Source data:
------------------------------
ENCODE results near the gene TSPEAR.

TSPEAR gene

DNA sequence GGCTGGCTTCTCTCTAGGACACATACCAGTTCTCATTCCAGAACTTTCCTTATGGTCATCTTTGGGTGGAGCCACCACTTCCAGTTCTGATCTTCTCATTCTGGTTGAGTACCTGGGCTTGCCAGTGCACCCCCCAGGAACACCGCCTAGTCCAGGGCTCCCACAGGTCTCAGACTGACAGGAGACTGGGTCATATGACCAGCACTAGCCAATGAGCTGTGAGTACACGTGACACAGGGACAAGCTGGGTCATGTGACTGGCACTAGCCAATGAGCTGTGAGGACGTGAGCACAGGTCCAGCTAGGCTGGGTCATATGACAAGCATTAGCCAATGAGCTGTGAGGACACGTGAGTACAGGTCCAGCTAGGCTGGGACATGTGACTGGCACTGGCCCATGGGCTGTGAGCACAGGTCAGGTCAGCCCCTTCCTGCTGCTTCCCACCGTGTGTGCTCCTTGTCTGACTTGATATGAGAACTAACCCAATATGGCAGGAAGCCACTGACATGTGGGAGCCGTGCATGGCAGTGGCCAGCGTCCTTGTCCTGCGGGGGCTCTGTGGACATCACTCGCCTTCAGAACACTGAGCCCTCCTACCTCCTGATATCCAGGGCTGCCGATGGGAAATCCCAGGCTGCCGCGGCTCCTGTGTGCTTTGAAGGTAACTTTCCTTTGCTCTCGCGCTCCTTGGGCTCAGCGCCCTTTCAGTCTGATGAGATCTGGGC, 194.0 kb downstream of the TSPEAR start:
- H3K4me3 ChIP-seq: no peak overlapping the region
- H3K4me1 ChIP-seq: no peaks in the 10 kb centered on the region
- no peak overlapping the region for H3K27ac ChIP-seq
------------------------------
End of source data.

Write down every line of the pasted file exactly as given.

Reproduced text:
ENCODE results near the gene TSPEAR.

TSPEAR gene

DNA sequence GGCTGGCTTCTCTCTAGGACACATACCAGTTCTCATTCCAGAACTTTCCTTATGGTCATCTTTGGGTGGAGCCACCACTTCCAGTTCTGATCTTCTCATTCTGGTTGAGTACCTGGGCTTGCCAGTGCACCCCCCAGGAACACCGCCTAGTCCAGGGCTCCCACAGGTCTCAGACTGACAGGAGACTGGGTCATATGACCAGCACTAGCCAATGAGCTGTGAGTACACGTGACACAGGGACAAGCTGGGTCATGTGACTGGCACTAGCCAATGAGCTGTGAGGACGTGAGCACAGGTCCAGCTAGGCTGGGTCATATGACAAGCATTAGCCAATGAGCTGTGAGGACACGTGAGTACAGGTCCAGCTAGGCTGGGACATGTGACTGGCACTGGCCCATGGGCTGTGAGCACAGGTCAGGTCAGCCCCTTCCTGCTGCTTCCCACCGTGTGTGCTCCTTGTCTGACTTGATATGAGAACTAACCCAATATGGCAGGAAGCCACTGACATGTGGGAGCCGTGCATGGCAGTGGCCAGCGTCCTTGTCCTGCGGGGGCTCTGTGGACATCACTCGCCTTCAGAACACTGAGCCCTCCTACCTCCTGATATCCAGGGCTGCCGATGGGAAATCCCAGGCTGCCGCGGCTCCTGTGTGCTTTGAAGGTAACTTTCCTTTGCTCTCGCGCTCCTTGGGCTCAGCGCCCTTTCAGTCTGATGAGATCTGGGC, 194.0 kb downstream of the TSPEAR start:
- H3K4me3 ChIP-seq: no peak overlapping the region
- H3K4me1 ChIP-seq: no peaks in the 10 kb centered on the region
- no peak overlapping the region for H3K27ac ChIP-seq